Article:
If you are having a disagreement that you cannot seem to resolve, contact one of our mediators today so that we can help you finally reach settlement. At the Piatchek Law Firm, our mediators Joseph J. Piatchek and Scott G. Taylor provide mediation services for many types of cases throughout Missouri, including:
- Family Law and Divorce
- Child Custody, Support, and Visitation issues
- Civil Litigation Matters
- Real Estate Disputes
- Personal Property Disagreements
- Will, Trust, Probate, and Inheritance Disputes
- Disputes Regarding the Elderly
- Financial Disagreements
What Is Mediation?
A mediation is a meeting conducted by an impartial third party that is aimed at settling a dispute between two parties who are in disagreement about something. The mediation process is voluntary and aimed at settling disputes without the parties having to resort to lengthy and expensive litigation. Through mediation, parties can often reconcile their differences, repair their relationship, settle their dispute, and/or reach a compromise.
Why Go to a Mediator?
You can go to a mediator for just about anything. For example, perhaps two business partners disagree about what to do next with their business. Maybe a husband and wife are considering a divorce but can’t decide on the terms. Perhaps two parties are already in conflict or engaged in a lawsuit, and they would like to find a cheaper or easier alternative to costly, stressful, and prolonged litigation. These are just a few of the many situations in which mediation could help.
Are There Different Types of Mediation?
Yes, there are different styles of mediators and different types of mediation. Several different schools of thought exist within the mediation profession. Two of the most well-known styles are “evaluative mediation” and “facilitative mediation.”
Evaluative Mediation: Evaluating the Strength of Your Case
In my experience, many mediators are “evaluative” mediators – i.e., they will evaluate your case and predict what will happen in court. Some may even go as far as to give an opinion on who will win, who is right/wrong, and how much either party may pay in damages or other costs. Simply put, these mediators focus on evaluating the case and its eventual outcome in court. They don’t necessarily focus on finding a solution that is agreeable to all parties.
For this reason, evaluative mediators are very popular with attorneys. Attorneys desire to find out (before the court date) what might happen in court. An evaluative mediation may be a helpful predictor of what a judge might do or a jury might think. An effective evaluative mediation can let both parties know where they stand and give useful insight into possible court outcomes. For example, evaluative mediations can confirm to an attorney or a client that they do indeed have a strong case. Alternatively, they can also confirm suspicions or doubts that a party’s case is weak. If one party has problems or doubts arise in the mediation, perhaps they will want to settle.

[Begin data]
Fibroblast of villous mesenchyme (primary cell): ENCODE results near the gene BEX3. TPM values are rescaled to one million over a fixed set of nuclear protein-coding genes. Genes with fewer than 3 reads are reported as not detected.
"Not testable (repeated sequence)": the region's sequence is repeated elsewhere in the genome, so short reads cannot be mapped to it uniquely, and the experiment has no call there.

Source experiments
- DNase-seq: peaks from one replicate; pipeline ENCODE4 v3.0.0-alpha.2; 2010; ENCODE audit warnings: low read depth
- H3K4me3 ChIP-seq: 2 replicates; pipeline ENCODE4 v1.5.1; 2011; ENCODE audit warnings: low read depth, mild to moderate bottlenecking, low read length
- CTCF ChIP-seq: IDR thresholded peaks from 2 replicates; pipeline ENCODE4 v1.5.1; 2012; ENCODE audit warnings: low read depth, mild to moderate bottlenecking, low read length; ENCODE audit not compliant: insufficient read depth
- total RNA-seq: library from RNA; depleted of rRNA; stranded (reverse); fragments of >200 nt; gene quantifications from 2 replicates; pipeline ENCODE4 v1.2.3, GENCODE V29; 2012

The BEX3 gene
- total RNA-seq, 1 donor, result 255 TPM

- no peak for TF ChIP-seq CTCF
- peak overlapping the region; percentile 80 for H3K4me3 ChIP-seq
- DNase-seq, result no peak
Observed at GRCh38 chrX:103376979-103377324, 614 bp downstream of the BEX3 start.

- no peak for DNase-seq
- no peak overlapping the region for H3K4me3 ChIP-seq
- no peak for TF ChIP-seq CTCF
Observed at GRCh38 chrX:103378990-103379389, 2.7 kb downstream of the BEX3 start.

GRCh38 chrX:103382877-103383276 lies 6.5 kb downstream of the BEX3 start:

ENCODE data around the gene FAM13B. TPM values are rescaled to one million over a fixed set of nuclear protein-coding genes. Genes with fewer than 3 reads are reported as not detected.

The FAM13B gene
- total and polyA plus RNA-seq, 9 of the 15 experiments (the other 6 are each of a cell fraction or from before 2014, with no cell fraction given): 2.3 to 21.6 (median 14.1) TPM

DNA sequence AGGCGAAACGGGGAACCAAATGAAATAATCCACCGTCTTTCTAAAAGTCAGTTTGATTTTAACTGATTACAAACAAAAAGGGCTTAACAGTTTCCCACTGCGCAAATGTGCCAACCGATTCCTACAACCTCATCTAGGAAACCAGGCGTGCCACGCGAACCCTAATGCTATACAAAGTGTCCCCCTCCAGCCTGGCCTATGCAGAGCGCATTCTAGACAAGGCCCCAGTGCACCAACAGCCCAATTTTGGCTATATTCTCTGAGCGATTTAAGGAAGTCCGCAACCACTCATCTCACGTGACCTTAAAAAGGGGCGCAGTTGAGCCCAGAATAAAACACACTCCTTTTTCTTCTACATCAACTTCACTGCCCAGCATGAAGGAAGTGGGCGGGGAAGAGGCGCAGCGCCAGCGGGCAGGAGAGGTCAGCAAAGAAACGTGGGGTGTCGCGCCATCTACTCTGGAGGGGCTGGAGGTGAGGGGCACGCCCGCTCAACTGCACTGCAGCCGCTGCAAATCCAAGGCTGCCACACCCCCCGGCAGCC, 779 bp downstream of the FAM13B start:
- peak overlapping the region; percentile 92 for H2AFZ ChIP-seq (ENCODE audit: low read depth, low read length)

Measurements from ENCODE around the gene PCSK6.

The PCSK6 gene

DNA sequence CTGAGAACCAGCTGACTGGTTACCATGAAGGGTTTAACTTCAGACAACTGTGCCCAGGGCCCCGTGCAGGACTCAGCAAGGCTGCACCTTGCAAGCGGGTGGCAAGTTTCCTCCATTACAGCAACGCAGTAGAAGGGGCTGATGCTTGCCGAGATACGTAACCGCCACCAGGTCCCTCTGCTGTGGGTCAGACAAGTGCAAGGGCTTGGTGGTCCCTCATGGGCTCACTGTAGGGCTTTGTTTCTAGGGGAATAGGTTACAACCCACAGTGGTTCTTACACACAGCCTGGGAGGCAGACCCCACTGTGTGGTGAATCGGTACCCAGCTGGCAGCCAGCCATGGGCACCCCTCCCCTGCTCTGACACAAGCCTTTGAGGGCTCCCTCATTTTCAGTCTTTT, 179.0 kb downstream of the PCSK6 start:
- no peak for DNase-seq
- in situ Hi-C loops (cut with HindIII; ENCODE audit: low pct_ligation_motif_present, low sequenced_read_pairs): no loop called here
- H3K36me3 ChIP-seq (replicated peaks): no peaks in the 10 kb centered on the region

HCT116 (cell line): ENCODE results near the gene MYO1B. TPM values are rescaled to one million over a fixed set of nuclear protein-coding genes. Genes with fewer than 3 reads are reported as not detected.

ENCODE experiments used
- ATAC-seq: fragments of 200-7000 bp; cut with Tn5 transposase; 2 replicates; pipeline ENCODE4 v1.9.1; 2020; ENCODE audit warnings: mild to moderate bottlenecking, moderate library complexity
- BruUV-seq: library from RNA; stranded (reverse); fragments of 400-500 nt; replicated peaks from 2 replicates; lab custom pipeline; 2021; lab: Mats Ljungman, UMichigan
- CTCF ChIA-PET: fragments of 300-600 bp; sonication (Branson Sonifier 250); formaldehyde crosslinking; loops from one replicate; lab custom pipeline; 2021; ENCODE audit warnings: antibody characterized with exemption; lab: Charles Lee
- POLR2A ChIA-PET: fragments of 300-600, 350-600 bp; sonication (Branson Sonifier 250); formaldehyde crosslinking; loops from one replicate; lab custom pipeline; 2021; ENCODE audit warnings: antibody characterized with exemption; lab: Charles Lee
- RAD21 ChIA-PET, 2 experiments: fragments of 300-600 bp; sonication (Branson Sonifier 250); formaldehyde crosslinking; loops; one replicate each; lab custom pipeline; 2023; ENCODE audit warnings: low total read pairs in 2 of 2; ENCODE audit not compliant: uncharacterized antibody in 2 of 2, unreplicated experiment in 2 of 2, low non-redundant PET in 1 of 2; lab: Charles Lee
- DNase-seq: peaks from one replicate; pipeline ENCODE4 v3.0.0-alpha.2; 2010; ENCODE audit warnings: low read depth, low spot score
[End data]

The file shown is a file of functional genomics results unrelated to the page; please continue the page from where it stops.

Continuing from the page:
Facilitative Mediation: Helping the Parties to Reach Agreement
Whereas evaluative mediation tends to focus on the evaluation of case strength and what may happen in a courtroom, facilitative mediation is not focused on giving an opinion at all. Instead, the goal is simply to get the parties to agree. This type of mediator doesn’t care so much about who is right or wrong; he or she is only concerned with brokering a deal between the parties. Once agreement is reached, the problem can be dealt with, and both parties can move forward. A facilitative mediator desires to help the parties avoid excessive litigation by reaching agreement with more speed and ease than other methods, including court.
Ideally, our goal is to reach some sort of agreement by the end of the mediation session. Sometimes multiple sessions may be required when there are a lot of issues, or when the parties are far apart in the negotiations. If we are not able to reach agreement, we would at least like to make progress toward a compromise.
How Do We Reach a Compromise?
Compromise is an important element in facilitative mediation. Sometimes “compromise” means a true win-win scenario in which everyone is happy, such as in a business arrangement where the solution results in everyone making money, and the business relationship is preserved. Other times, “compromise” means everyone walks away a little disappointed, yet they can live with it and are able to move on. An example of this might be a divorce mediation – no one ever “wins” in a divorce, and the parties rarely enjoy going through it.
However, even in the latter scenario, the parties can at least feel good knowing that they saved time and money by avoiding the courtroom. In addition, they were able to take part in choosing their own destiny, rather than letting the issues be decided by a judge.
How Often Does Mediation Work?
Mediation is not for everyone. This is why mediation is a voluntary process. However, if the parties involved in a dispute are even somewhat interested in mediation, this is a good sign that a settlement may be possible. Parties who want to reduce the time, money, and stress associated with lawsuits are often great candidates for mediation. On the other hand, parties interested in “vindication,” “getting their day in court,” or proving who is “right” and “wrong” may not be good candidates for facilitative mediation. Remember that it may not hurt to try; in most situations, the worst that can happen is that both parties spend some money and time but don’t reach agreement.
Our Mediation Services
If you have any questions regarding mediation, call the Piatchek Law Firm at 417-882-5858 to schedule a complimentary consultation.